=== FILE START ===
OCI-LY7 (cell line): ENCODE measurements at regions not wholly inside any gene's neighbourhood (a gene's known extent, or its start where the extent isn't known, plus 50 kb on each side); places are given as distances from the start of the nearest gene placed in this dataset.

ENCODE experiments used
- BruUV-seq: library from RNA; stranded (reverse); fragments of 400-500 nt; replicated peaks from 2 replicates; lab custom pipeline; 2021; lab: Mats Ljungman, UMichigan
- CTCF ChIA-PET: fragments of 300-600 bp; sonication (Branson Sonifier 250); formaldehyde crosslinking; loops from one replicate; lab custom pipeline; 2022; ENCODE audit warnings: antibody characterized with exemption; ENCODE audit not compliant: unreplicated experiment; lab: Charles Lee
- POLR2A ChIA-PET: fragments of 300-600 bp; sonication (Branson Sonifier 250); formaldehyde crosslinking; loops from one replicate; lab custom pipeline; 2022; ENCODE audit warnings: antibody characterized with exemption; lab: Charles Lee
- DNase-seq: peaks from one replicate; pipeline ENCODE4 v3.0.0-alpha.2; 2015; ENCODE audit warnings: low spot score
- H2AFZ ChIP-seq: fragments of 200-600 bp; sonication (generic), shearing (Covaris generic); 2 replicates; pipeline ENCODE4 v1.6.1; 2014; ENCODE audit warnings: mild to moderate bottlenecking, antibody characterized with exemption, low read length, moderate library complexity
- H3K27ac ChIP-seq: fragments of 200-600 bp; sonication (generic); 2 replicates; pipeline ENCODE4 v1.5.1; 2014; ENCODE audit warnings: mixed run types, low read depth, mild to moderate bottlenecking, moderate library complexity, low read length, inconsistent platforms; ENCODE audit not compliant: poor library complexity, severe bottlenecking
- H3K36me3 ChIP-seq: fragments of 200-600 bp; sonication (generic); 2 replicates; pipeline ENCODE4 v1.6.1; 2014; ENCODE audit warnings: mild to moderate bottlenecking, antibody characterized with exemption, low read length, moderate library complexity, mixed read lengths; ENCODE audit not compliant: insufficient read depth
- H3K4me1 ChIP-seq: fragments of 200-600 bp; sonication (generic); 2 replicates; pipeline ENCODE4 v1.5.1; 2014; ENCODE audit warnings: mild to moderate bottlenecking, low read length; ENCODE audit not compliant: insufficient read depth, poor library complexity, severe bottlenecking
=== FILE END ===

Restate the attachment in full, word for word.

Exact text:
OCI-LY7 (cell line): ENCODE measurements at regions not wholly inside any gene's neighbourhood (a gene's known extent, or its start where the extent isn't known, plus 50 kb on each side); places are given as distances from the start of the nearest gene placed in this dataset.

ENCODE experiments used
- BruUV-seq: library from RNA; stranded (reverse); fragments of 400-500 nt; replicated peaks from 2 replicates; lab custom pipeline; 2021; lab: Mats Ljungman, UMichigan
- CTCF ChIA-PET: fragments of 300-600 bp; sonication (Branson Sonifier 250); formaldehyde crosslinking; loops from one replicate; lab custom pipeline; 2022; ENCODE audit warnings: antibody characterized with exemption; ENCODE audit not compliant: unreplicated experiment; lab: Charles Lee
- POLR2A ChIA-PET: fragments of 300-600 bp; sonication (Branson Sonifier 250); formaldehyde crosslinking; loops from one replicate; lab custom pipeline; 2022; ENCODE audit warnings: antibody characterized with exemption; lab: Charles Lee
- DNase-seq: peaks from one replicate; pipeline ENCODE4 v3.0.0-alpha.2; 2015; ENCODE audit warnings: low spot score
- H2AFZ ChIP-seq: fragments of 200-600 bp; sonication (generic), shearing (Covaris generic); 2 replicates; pipeline ENCODE4 v1.6.1; 2014; ENCODE audit warnings: mild to moderate bottlenecking, antibody characterized with exemption, low read length, moderate library complexity
- H3K27ac ChIP-seq: fragments of 200-600 bp; sonication (generic); 2 replicates; pipeline ENCODE4 v1.5.1; 2014; ENCODE audit warnings: mixed run types, low read depth, mild to moderate bottlenecking, moderate library complexity, low read length, inconsistent platforms; ENCODE audit not compliant: poor library complexity, severe bottlenecking
- H3K36me3 ChIP-seq: fragments of 200-600 bp; sonication (generic); 2 replicates; pipeline ENCODE4 v1.6.1; 2014; ENCODE audit warnings: mild to moderate bottlenecking, antibody characterized with exemption, low read length, moderate library complexity, mixed read lengths; ENCODE audit not compliant: insufficient read depth
- H3K4me1 ChIP-seq: fragments of 200-600 bp; sonication (generic); 2 replicates; pipeline ENCODE4 v1.5.1; 2014; ENCODE audit warnings: mild to moderate bottlenecking, low read length; ENCODE audit not compliant: insufficient read depth, poor library complexity, severe bottlenecking